Without manufacturing, the United States will lose strength in the world economy - - and no one knows that better than China. With the overwhelming size of China's middle class, which has been estimated by the Chinese Academy of Social Sciences to be around 200 million, we could be in real trouble. Yes, China remains impoverished with two-thirds of its people living on less than $1.00 a day. Yes, its industries lag far behind ours in technology, innovation, managerial and marketing expertise. But acccording to an article in Financial Times, China's superior economic performance shows tremendous promise due to "its investment in and the constant improvement of its manufacturing sector." As an example, China has built dozens of high tech research centers and has overhauled its higher education system aimed at training top rate scientists and engineers.
What is astounding is that 37% of Chinese graduates today are engineers. In the United States, that figure is a mere 6%. With that comparison, it stands to reason that China is and will be much better prepared for high tech growth.
What then is America's future? Will America become the world's "enforcer"? Will we become a nation of military might and a reservoir of white-collar managers, business leaders, financial advisors and marketing gurus? Will we become a nation of services? Will we continue to be the world's greatest consumer nation?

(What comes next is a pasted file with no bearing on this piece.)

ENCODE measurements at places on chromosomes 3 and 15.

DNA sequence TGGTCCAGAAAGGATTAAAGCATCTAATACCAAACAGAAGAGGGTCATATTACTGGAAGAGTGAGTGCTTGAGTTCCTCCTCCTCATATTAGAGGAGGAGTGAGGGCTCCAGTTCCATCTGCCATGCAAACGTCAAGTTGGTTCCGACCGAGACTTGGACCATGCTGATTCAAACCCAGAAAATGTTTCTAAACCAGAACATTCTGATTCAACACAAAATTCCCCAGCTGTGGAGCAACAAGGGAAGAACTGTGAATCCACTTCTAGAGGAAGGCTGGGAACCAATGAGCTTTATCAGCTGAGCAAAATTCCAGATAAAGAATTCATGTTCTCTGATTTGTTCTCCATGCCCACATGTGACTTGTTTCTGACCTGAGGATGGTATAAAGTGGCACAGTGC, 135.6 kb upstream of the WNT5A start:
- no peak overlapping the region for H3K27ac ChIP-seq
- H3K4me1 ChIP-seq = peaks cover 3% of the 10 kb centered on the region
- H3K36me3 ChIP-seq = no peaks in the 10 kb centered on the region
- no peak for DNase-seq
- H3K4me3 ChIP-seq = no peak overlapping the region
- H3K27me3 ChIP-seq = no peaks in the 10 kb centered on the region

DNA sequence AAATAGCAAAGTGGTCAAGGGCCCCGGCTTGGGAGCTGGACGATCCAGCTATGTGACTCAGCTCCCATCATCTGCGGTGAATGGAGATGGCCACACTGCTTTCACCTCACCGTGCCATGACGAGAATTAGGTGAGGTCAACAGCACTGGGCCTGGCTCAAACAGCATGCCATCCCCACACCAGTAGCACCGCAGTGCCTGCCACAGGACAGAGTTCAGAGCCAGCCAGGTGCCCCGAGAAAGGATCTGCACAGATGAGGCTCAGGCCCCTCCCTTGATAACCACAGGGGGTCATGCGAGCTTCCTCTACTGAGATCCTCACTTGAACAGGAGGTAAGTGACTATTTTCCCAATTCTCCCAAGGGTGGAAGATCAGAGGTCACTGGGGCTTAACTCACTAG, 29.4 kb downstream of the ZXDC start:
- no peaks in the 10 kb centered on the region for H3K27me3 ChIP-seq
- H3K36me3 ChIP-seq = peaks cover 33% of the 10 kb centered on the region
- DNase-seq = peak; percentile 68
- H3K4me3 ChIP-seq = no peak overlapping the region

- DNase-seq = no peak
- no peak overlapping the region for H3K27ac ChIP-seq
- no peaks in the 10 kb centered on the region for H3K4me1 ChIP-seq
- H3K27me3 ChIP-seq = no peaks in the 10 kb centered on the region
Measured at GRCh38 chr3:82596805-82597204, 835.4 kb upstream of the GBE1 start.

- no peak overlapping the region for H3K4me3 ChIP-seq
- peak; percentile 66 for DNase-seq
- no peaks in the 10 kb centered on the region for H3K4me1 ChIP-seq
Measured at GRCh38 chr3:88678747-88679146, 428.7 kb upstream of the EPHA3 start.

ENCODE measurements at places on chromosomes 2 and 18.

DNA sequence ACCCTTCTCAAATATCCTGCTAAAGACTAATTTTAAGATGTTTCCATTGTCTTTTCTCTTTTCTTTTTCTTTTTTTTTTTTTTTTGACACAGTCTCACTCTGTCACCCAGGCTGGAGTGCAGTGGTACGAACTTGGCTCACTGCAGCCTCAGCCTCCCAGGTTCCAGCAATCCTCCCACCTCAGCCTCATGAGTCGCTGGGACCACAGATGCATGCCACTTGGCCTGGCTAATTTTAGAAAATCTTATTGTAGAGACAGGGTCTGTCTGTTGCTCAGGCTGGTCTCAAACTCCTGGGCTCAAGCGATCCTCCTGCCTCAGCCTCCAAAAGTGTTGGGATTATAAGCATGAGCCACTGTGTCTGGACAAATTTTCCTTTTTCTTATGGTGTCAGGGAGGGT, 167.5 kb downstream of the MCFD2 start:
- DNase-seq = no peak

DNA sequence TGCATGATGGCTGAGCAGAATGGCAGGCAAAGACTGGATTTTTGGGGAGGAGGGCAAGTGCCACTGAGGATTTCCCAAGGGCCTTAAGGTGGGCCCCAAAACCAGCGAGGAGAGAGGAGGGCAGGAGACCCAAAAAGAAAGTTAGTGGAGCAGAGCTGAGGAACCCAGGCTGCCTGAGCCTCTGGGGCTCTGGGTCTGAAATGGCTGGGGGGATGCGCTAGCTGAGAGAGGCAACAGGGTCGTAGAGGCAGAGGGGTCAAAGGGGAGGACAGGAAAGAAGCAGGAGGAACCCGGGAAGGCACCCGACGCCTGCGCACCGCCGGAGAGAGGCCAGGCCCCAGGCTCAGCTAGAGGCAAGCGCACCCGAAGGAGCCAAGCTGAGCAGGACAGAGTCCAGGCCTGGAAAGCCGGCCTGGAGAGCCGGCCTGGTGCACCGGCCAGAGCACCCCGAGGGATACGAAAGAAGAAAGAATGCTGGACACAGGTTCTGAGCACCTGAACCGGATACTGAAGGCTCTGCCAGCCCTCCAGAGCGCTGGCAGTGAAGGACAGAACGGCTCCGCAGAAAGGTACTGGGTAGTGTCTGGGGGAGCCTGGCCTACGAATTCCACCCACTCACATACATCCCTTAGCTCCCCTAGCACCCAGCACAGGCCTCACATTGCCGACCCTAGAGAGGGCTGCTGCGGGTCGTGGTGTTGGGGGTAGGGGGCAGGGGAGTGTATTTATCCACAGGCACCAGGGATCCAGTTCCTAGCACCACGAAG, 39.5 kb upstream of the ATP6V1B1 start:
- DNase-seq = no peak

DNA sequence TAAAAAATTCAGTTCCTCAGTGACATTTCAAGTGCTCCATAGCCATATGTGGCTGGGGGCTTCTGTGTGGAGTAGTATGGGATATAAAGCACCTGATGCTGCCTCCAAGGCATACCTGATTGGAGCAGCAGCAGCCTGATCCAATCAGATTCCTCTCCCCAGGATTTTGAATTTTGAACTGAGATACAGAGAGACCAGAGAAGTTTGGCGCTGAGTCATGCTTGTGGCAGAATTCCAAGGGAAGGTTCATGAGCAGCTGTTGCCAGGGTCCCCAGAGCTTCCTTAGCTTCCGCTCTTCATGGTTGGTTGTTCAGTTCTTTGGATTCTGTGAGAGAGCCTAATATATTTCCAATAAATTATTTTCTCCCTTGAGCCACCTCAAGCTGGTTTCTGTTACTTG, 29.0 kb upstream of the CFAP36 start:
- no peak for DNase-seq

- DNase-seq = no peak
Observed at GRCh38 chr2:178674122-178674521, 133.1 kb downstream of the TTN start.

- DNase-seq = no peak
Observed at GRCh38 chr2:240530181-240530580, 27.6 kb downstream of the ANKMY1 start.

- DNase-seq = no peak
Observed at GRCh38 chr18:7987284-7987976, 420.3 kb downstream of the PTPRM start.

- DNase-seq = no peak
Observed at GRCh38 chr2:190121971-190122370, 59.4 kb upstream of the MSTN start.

The answer to these questions depends upon how much of the store we end up giving away to China. The Chinese leadership has already outlined aggressive expansionary plans for the next 20 years. Their intent is to boost their own middle classes, becoming the world's hub of manufacturing and basically kicking our manufacturing butts.
From WWII through the early seventies, Americans have thrived in an economy of great demand and not enough supply to meet it. The United States has always prided itself in its ability to create and produce. Then suddenly the world began to change. There was still great demand, but supply was coming from several places. We woke up to find that the world was shrinking. We had lost our television manufacturing to the Japanese. Next went many of our appliances.